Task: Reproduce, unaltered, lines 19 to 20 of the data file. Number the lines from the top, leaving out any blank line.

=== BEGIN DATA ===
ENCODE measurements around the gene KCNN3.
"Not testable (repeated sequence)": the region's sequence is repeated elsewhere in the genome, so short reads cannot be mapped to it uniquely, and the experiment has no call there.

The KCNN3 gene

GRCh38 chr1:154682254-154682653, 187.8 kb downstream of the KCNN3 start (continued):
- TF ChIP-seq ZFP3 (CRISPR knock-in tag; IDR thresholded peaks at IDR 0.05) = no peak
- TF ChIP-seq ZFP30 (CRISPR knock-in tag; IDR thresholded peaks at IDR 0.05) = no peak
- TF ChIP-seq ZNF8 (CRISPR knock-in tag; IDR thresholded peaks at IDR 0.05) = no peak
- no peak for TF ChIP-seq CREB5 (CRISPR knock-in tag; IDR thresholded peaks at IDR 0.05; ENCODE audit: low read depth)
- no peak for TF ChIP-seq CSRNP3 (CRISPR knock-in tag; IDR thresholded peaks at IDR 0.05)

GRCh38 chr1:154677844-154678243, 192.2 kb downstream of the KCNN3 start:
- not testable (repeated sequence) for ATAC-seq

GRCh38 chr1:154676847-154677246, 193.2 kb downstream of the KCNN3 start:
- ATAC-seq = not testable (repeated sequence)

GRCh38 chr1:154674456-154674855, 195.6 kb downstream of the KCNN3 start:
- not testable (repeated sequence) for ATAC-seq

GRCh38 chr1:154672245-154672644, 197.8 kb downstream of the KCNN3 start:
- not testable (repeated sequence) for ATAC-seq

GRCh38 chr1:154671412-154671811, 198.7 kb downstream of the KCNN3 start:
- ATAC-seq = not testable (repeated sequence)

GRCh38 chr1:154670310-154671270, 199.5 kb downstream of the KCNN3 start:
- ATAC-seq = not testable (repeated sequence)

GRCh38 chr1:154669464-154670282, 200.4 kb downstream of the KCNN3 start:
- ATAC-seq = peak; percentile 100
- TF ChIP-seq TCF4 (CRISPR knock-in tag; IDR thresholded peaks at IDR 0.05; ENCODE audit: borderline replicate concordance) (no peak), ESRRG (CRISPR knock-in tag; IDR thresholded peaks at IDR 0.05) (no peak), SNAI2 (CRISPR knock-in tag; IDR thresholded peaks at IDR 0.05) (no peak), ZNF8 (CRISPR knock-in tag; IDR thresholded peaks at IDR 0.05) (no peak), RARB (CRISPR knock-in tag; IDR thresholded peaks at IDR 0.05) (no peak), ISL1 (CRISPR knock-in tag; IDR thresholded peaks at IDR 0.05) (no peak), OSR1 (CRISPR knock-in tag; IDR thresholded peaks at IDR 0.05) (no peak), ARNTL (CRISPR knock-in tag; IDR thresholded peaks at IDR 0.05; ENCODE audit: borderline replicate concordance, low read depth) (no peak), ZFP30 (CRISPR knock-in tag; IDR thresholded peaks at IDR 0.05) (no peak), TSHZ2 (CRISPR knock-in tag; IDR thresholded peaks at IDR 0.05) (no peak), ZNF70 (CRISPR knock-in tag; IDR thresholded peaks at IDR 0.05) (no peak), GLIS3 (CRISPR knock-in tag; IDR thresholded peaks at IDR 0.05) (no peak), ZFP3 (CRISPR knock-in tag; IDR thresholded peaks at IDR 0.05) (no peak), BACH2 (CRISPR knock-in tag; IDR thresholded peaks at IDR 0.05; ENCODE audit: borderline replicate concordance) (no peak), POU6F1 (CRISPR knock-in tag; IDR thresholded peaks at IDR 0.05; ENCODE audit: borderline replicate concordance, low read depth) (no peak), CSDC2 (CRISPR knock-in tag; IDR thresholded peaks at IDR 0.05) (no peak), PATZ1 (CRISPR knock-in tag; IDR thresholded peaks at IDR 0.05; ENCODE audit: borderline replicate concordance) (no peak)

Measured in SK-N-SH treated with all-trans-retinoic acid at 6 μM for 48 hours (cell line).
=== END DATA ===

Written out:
- ATAC-seq = not testable (repeated sequence)

GRCh38 chr1:154670310-154671270, 199.5 kb downstream of the KCNN3 start: